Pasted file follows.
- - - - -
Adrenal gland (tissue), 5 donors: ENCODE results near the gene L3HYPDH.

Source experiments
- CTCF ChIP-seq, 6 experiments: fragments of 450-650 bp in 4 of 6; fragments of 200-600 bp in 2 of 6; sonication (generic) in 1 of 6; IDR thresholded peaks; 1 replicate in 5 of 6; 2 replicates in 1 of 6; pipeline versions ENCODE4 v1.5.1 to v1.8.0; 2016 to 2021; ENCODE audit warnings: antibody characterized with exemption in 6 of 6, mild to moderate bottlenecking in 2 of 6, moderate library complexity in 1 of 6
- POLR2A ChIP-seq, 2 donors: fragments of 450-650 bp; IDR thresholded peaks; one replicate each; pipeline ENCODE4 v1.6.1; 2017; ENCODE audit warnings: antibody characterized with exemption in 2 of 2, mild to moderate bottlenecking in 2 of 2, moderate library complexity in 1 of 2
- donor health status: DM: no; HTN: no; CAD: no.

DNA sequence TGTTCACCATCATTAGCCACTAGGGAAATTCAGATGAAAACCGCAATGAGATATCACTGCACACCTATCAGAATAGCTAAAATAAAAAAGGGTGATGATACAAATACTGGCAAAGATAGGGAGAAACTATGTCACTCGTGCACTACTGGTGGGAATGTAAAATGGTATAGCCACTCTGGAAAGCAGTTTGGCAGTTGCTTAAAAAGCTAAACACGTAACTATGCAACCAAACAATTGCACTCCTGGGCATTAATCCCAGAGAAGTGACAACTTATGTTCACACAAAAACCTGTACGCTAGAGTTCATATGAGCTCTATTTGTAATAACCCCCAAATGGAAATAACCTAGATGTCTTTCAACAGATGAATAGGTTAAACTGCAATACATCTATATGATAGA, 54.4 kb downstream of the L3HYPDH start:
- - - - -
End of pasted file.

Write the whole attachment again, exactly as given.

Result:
Adrenal gland (tissue), 5 donors: ENCODE results near the gene L3HYPDH.

Source experiments
- CTCF ChIP-seq, 6 experiments: fragments of 450-650 bp in 4 of 6; fragments of 200-600 bp in 2 of 6; sonication (generic) in 1 of 6; IDR thresholded peaks; 1 replicate in 5 of 6; 2 replicates in 1 of 6; pipeline versions ENCODE4 v1.5.1 to v1.8.0; 2016 to 2021; ENCODE audit warnings: antibody characterized with exemption in 6 of 6, mild to moderate bottlenecking in 2 of 6, moderate library complexity in 1 of 6
- POLR2A ChIP-seq, 2 donors: fragments of 450-650 bp; IDR thresholded peaks; one replicate each; pipeline ENCODE4 v1.6.1; 2017; ENCODE audit warnings: antibody characterized with exemption in 2 of 2, mild to moderate bottlenecking in 2 of 2, moderate library complexity in 1 of 2
- donor health status: DM: no; HTN: no; CAD: no.

DNA sequence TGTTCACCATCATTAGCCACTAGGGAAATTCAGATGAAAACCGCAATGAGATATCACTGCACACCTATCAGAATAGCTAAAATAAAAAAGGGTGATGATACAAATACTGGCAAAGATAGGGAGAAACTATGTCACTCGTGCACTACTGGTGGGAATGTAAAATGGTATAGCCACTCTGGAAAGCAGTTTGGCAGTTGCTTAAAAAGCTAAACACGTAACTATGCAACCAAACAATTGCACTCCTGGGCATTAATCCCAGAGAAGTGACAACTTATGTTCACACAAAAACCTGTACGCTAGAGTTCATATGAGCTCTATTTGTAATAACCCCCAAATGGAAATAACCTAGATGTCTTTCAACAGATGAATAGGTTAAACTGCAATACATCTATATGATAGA, 54.4 kb downstream of the L3HYPDH start: